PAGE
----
Presidential paradox

TW: indefinite detention, Guantánamo

One of the newer filings from a detainee at Guantánamo Bay, Ahmed Adnan Ajam, is honestly quite fascinating, and I recommend reading the Lawfare post about it, even if it’s quite brief.

Personally, I found it particularly enlightening as to the paradox the Obama administration has had to govern through. Elected in part to repair the extensive damage created by the Bush administration, we all expect him to use his presidential powers in something like a sweeping way, considering the widespread problems Bush left behind. That said, allowing the presidency’s powers to expand in the course of that would be to ignore the mechanics of what went wrong during the Bush years. Considering the since-2010 gerrymandered House of Representatives and catastrophically dysfunctional Senate, Obama has needed to, in isolation, stretch the limits of his office in order to shrink the limits of his office. Yeah, it strikes me as an oxymoron too.


(A comparison of Guantánamo detainees suggests that none of them are ever leaving the detention center, from here.)

The greatest disappointment of his governance, I’d have to say, is how he’s negotiated those odd, dual constraints. It’s easy and common to say that Obama is merely an extension of Bush, given his expansion of the drone strikes and continuation of mass surveillance systems, but I think that misses how complex the problem is. His administration appears to be hoping for detainees in Guantánamo to essentially sue Congress on their behalf. He’s fitting both of those oppositional standards, but not in unison on any given issue. His administration seems to have a talent at limiting its powers where the costs of that are high and failing to hold itself back when the impacts are quite large.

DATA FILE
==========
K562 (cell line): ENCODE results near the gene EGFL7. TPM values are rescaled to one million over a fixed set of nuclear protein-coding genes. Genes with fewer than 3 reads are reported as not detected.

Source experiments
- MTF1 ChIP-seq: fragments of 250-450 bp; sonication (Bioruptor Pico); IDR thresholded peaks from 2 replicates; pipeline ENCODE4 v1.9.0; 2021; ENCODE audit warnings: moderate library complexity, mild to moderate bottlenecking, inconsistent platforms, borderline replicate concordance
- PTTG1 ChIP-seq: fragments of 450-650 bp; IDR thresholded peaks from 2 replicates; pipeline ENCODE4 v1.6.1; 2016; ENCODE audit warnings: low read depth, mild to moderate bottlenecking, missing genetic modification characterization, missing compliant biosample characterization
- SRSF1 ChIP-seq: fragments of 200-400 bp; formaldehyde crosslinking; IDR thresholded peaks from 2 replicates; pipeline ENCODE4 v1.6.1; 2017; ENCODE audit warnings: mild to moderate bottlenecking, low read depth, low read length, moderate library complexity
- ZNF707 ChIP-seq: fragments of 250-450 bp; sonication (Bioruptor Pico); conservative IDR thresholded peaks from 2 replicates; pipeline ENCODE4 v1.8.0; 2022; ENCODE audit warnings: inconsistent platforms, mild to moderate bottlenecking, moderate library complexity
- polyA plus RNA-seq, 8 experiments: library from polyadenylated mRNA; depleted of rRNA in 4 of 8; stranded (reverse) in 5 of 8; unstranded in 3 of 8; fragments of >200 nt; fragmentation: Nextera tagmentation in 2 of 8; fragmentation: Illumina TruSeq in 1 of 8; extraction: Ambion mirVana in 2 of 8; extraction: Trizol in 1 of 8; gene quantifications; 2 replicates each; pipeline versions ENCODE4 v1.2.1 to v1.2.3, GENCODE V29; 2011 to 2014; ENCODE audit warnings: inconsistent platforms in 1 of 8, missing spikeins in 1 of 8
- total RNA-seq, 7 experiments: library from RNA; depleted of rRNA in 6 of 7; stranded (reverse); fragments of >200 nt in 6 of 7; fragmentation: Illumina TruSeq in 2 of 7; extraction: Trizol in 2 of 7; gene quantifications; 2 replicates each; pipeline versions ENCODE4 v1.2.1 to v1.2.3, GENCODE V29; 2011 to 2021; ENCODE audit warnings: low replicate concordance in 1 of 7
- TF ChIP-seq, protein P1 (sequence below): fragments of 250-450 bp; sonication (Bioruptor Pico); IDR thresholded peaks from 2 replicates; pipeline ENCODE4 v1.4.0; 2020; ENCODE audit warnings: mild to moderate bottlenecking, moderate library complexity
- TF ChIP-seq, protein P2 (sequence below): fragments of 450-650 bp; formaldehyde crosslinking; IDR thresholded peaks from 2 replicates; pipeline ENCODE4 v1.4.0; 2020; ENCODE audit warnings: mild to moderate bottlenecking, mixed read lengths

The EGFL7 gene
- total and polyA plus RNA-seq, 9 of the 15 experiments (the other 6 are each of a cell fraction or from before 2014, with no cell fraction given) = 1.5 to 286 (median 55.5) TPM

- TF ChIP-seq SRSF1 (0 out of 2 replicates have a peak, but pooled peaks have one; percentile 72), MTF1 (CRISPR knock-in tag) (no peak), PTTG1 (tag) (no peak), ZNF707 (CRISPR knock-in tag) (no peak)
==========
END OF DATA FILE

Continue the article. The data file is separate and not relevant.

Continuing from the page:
That seems to be how repairing Bush’s impact has failed – in that Obama has either overstepped or failed to lift a finger.

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One thought on “Presidential paradox

  1. […] us safe” or had contributed to drastic restrictions on people’s rights. Against the by-the-book moderate politics of many Democrats and the more hawkish interest in more police and military actions that otherwise dominates US […]

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